Determining your Choices and Moving Forward with Your Plan
Through a number of conversations with your adviser, your investment portfolio takes shape. You are as involved in the decision-making process as much as you want to be so that you feel comfortable and confident moving forward. You know what you are investing in and your investments are then purchased for your portfolio.

Monitoring and Feedback on Your Portfolio
Your investment portfolio is monitored and reports on the performance is prepared for you each quarter or bi-annually to keep you informed about how your investments are tracking with your goals. Being informed and having performance reports keeps you informed and educates you on your investments. Having knowledge and feedback helps you feel in-charge of your portfolio.

Having a professional partner working with you to create structure for your financial life is empowering. It’s one very good way to reduce the financial stress in your life. The American Psychological Association reports that 72% of adults report feeling stressed about money at least some of the time. 22% rate their stress level as extreme. Begin by developing a plan with the help of a professional: a licensed financial adviser. It will be money well-spent.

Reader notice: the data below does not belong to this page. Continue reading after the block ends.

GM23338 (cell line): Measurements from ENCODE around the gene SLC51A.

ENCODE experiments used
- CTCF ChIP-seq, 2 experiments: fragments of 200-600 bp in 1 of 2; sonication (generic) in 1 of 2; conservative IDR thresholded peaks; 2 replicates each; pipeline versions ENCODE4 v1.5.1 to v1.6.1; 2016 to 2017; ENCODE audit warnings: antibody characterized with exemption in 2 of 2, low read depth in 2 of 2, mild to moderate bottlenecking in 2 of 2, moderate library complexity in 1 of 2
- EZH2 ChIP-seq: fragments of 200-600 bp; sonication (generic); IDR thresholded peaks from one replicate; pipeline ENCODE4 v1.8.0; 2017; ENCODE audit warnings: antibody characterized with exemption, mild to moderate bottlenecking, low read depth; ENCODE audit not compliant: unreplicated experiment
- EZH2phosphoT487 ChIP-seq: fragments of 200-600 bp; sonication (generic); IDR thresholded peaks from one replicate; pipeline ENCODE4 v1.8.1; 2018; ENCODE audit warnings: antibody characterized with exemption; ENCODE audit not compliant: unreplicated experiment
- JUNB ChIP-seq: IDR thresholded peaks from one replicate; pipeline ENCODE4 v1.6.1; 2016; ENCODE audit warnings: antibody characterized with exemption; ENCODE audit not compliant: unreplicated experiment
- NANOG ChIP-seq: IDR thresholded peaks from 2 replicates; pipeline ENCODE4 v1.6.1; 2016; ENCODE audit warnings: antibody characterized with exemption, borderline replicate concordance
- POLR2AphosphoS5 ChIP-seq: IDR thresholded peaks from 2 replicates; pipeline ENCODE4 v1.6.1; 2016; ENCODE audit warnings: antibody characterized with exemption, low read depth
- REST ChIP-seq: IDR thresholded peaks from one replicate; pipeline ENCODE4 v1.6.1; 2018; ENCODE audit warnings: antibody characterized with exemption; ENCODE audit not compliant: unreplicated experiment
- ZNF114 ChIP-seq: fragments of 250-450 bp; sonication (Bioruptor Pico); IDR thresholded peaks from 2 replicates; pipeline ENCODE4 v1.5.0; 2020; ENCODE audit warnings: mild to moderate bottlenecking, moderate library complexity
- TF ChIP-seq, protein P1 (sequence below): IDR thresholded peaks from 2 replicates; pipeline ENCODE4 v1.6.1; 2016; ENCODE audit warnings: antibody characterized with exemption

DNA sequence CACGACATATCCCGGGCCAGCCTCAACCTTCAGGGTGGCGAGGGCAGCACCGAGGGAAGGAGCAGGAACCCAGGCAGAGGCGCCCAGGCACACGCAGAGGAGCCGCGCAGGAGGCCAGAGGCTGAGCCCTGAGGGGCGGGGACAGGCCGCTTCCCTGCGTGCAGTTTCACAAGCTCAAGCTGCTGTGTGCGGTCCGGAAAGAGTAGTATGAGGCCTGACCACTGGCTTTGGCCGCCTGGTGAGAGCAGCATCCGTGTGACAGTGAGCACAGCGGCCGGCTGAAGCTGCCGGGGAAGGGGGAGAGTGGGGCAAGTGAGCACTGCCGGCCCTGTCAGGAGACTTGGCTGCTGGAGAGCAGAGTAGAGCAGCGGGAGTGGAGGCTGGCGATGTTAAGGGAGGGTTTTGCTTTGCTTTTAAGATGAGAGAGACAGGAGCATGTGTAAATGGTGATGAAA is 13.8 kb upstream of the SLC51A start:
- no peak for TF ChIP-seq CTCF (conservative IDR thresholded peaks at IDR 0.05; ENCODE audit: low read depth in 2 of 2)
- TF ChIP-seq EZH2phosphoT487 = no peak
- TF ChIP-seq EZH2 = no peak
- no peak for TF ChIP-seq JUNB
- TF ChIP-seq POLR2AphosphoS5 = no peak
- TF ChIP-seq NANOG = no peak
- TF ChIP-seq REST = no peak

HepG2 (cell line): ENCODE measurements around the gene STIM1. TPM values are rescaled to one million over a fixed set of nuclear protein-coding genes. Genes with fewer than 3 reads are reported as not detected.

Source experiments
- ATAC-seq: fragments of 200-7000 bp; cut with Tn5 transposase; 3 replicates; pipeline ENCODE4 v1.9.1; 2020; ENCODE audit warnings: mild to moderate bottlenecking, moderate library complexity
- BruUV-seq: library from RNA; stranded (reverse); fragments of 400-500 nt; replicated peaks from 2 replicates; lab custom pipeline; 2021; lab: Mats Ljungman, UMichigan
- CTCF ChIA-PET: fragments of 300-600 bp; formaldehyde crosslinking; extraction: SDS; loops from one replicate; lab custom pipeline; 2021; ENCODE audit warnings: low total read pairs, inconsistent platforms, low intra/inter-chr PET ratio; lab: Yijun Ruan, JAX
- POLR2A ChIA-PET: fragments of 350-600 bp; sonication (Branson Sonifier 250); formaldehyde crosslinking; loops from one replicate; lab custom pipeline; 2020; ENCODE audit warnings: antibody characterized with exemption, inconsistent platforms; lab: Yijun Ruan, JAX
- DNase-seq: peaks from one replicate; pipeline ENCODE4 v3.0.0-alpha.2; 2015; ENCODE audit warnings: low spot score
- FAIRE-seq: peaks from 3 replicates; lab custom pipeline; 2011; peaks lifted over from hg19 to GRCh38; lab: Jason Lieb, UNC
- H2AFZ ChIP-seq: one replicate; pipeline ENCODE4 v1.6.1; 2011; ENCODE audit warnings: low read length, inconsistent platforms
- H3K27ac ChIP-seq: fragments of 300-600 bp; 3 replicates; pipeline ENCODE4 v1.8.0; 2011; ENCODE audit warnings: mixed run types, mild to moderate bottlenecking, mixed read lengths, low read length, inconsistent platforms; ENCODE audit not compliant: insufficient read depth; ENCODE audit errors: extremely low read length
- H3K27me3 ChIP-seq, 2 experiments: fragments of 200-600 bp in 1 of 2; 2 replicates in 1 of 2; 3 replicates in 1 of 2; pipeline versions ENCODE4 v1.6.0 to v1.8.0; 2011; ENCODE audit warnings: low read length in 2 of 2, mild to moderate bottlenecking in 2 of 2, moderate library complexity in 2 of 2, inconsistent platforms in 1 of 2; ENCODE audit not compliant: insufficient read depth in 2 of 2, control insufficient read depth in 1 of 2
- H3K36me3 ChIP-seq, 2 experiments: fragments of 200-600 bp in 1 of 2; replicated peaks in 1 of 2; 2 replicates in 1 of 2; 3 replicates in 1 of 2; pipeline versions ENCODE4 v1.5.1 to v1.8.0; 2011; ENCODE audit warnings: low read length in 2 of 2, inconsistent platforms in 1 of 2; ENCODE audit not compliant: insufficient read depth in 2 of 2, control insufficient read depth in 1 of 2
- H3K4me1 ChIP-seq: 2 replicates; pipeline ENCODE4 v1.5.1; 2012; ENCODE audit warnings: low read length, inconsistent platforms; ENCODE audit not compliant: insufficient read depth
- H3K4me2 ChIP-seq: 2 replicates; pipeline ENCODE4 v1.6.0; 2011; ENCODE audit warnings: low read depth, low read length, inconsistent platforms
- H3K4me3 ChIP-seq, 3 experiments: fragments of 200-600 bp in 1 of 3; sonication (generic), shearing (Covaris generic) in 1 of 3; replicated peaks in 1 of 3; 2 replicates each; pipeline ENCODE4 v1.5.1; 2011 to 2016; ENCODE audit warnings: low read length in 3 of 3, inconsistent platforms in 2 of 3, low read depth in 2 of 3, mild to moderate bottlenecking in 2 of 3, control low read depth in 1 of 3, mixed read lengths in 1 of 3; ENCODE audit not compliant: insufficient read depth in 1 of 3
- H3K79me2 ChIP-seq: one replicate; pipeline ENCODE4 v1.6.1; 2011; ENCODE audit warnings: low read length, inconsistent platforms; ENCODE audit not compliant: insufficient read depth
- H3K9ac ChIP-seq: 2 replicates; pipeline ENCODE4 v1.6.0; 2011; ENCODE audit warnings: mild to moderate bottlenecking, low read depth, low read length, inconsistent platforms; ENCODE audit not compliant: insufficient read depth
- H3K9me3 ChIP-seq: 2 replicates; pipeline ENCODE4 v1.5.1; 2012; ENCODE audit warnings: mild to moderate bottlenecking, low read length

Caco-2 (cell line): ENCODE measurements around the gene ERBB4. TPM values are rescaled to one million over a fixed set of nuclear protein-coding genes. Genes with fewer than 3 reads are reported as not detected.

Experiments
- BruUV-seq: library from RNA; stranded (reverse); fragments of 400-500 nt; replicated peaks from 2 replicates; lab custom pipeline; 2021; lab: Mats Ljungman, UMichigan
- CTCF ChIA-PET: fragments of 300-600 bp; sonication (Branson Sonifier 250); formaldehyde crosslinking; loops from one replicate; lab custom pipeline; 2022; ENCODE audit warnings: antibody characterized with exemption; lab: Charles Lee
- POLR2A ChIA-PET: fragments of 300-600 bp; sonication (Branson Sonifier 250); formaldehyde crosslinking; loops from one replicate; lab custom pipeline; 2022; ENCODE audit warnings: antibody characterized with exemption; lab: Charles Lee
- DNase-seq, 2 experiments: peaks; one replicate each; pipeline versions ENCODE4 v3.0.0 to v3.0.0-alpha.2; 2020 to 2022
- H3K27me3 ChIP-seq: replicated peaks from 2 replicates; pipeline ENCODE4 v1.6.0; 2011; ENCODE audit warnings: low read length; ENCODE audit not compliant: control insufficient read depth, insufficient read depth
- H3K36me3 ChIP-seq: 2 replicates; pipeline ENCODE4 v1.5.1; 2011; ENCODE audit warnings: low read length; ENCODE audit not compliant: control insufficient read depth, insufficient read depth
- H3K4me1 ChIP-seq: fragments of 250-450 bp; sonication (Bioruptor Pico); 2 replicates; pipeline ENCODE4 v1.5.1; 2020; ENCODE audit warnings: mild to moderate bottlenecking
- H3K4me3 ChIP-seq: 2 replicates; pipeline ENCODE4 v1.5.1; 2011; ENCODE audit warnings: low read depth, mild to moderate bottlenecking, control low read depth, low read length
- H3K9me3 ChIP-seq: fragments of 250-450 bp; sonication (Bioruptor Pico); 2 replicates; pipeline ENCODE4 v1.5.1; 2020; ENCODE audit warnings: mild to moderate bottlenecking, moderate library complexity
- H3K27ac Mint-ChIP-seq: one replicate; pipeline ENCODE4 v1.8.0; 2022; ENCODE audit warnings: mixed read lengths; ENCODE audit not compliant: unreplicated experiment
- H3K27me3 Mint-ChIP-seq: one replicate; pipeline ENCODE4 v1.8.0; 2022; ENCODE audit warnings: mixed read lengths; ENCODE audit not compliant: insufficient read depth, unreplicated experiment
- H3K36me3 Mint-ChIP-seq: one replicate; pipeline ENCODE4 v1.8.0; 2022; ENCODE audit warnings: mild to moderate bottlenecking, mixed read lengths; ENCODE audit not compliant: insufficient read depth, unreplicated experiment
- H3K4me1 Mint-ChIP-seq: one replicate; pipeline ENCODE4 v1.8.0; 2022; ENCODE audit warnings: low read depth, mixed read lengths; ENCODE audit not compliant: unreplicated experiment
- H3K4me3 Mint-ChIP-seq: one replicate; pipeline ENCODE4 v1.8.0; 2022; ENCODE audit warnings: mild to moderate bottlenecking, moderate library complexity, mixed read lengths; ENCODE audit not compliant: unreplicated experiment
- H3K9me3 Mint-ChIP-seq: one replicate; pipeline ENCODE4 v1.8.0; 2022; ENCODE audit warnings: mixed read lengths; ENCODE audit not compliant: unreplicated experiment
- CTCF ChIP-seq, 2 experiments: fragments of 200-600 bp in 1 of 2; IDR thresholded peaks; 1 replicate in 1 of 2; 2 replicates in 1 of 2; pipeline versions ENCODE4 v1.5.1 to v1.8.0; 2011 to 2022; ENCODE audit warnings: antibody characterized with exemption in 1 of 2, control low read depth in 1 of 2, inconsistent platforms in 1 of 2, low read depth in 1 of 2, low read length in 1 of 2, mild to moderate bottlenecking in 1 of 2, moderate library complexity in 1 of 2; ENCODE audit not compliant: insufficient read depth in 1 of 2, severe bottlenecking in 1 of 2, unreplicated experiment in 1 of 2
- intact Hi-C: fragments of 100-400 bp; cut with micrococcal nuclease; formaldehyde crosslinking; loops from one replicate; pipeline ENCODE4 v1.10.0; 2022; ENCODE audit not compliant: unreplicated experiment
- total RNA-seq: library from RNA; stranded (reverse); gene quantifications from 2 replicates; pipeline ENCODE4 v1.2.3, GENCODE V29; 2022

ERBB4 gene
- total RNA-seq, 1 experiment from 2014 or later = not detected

A 2011 study by HSCB Bank, The Future of Retirement, showed that those with financial plans accumulated nearly 250% more retirement savings than those without a financial plan in place. Also, 44% of those who have a financial plan in place, save more money each year for retirement. Another study by Morningstar researchers, David Blanchett and Paul Kaplan showed how valuable the advice from financial planners can be. Their research showed that financial planners help their clients generate about 1.82% additional return each year, thus resulting in approximately 29% more in retirement wealth. One should not be overly concerned with a financial planner’s fees. Even if a planner’s fee is 1% annually, the benefit received by the financial planning client far exceeds the expense.